Eltinge Follies, 1940

Reginald Marsh
American, b. France 1898-1954

Eltinge Follies, 1940
engraving on wove paper
12 x 9 7/8 inches
Collection purchase
Syracuse University Art Collection, 1964.088

© The Art Students League of New York/ Artist Rights Society (ARS), New York.

This engraving describes an opulent burlesque show at the Eltinge Theater in New York City. The focus of the performance, a single female dancer, occupies only a small portion of the picture. More than three-quarters of the composition is devoted to the audience. Thus, Marsh presents a different take on this popular Depression-era pastime, one that speaks to how burlesque functioned for men during this period. At a time of economic havoc, working and middle-class men began to devote more time to popular entertainments like burlesque where they could meet and enjoy the company of other men. Marsh himself frequently attended shows and felt the genre played a legitimate role in American society. He even testified on burlesque’s behalf when two theaters’ licenses were on the verge of revocation. In his testimony he deemed burlesque to simply be “a part of American life.”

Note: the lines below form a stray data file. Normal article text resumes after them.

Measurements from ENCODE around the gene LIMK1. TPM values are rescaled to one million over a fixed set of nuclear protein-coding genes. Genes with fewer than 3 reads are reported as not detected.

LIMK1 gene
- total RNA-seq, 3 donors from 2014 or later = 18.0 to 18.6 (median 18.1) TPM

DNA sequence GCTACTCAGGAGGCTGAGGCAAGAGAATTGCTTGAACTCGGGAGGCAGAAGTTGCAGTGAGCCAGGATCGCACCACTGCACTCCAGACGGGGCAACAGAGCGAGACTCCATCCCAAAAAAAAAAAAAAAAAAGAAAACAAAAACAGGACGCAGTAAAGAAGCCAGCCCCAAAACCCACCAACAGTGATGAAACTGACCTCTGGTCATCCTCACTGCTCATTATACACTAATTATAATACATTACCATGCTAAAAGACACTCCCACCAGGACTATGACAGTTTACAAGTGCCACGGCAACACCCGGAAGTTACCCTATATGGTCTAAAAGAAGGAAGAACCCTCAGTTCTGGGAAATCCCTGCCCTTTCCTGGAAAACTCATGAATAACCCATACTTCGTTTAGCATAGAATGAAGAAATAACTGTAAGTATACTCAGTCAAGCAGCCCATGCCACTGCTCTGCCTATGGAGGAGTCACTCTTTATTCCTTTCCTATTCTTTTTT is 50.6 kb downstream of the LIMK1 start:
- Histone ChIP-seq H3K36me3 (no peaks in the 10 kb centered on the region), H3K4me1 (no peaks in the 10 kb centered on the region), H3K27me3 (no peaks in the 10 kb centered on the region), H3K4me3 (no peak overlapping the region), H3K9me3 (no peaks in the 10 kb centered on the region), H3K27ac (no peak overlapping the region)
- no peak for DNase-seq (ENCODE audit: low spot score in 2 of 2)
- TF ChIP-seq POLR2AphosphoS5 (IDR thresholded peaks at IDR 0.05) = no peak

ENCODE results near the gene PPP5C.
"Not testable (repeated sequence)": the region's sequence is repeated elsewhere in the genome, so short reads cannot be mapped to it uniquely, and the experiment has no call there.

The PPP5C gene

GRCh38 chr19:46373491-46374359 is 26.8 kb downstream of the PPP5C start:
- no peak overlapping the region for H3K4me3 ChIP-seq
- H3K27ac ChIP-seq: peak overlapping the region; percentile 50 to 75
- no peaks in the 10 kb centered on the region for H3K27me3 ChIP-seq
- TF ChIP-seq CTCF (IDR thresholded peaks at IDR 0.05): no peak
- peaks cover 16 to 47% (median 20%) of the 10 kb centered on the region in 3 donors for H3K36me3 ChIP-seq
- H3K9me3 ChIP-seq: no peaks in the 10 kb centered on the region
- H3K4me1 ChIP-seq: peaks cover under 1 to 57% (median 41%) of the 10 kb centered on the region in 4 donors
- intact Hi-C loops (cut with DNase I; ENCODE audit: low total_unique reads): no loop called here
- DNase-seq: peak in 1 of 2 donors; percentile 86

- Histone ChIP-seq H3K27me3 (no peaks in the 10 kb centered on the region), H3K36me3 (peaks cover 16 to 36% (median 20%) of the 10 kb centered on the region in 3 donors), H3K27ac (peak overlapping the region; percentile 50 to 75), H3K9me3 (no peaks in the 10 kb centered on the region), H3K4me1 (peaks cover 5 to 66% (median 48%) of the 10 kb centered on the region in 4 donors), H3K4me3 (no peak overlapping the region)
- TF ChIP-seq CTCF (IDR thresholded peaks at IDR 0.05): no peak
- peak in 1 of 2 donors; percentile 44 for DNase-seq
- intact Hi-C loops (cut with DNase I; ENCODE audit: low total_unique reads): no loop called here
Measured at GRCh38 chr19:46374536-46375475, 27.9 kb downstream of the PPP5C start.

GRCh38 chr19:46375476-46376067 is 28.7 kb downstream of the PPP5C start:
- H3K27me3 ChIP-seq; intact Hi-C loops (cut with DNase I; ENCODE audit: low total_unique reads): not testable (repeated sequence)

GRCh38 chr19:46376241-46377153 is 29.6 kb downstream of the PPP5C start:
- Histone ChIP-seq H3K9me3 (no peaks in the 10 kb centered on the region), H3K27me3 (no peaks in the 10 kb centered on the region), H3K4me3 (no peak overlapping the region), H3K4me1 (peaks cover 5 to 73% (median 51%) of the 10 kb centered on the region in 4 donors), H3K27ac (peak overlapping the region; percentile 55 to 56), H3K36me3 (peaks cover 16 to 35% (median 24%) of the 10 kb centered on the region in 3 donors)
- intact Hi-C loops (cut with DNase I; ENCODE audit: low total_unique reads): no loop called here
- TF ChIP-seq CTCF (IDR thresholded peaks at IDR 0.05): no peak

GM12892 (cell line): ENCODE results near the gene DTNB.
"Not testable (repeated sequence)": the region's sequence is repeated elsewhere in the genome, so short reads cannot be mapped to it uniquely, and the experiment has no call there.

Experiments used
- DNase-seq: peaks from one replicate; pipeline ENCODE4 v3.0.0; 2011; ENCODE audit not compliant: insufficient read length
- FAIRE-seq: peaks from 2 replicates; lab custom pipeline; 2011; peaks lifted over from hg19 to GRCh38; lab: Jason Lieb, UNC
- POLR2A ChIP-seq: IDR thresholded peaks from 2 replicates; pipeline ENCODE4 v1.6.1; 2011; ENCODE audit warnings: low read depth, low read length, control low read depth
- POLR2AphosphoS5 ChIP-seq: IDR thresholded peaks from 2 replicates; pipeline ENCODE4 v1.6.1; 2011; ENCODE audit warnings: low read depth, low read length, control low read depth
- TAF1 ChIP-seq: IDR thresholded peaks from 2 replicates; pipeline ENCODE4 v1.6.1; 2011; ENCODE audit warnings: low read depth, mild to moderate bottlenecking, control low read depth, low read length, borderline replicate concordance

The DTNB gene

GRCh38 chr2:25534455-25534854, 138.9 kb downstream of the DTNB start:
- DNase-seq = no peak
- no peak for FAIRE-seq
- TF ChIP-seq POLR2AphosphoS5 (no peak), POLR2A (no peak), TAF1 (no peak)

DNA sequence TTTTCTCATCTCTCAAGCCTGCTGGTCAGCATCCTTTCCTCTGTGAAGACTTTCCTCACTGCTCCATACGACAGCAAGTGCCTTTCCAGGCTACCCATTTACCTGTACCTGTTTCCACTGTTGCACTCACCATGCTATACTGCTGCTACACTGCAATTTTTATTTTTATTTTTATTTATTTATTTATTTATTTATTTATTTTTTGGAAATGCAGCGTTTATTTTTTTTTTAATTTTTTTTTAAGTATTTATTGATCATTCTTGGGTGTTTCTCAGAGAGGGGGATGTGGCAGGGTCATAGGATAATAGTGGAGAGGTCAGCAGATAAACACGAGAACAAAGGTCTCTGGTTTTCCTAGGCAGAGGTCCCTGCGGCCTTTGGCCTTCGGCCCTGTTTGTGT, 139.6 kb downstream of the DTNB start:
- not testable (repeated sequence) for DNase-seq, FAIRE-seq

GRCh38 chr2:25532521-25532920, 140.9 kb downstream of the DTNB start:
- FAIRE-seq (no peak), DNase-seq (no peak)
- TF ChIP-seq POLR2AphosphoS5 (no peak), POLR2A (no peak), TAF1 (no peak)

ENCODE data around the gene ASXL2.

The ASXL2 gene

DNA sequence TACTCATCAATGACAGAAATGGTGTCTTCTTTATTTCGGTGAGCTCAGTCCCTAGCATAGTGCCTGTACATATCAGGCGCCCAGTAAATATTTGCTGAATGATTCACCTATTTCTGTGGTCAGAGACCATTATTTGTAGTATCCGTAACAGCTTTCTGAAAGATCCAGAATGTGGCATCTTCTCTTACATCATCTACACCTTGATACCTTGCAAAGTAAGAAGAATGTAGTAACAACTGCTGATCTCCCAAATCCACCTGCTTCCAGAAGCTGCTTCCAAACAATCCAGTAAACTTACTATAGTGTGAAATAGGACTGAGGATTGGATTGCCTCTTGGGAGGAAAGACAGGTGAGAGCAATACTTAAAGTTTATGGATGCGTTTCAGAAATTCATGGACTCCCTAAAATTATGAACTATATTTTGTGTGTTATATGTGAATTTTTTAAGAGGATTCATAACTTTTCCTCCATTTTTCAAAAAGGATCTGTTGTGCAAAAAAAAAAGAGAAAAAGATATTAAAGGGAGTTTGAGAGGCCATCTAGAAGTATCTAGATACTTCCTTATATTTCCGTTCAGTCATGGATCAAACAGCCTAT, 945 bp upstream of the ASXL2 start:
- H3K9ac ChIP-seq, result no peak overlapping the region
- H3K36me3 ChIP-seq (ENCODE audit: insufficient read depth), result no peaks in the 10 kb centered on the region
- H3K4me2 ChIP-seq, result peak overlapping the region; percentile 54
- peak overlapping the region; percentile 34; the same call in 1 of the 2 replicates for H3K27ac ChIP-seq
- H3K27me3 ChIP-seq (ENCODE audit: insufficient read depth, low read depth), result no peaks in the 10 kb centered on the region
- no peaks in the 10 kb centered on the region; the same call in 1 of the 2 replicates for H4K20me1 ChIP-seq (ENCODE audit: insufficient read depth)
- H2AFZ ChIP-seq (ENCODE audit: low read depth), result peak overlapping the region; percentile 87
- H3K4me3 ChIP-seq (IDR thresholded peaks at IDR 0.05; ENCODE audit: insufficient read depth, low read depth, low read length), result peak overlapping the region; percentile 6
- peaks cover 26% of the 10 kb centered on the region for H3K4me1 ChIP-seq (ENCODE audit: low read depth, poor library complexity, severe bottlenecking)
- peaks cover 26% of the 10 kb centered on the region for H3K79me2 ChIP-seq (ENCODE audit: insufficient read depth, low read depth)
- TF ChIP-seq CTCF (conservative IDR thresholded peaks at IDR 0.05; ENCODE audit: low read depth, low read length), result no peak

Rylee Maron

 

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The Best Show is the People Themselves: Reginald Marsh’s New York